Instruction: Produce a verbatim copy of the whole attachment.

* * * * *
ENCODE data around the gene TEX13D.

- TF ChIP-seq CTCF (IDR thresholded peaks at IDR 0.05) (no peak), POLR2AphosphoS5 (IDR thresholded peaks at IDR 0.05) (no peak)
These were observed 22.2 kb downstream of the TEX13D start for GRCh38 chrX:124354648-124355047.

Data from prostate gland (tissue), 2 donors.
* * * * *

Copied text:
ENCODE data around the gene TEX13D.

- TF ChIP-seq CTCF (IDR thresholded peaks at IDR 0.05) (no peak), POLR2AphosphoS5 (IDR thresholded peaks at IDR 0.05) (no peak)
These were observed 22.2 kb downstream of the TEX13D start for GRCh38 chrX:124354648-124355047.

Data from prostate gland (tissue), 2 donors.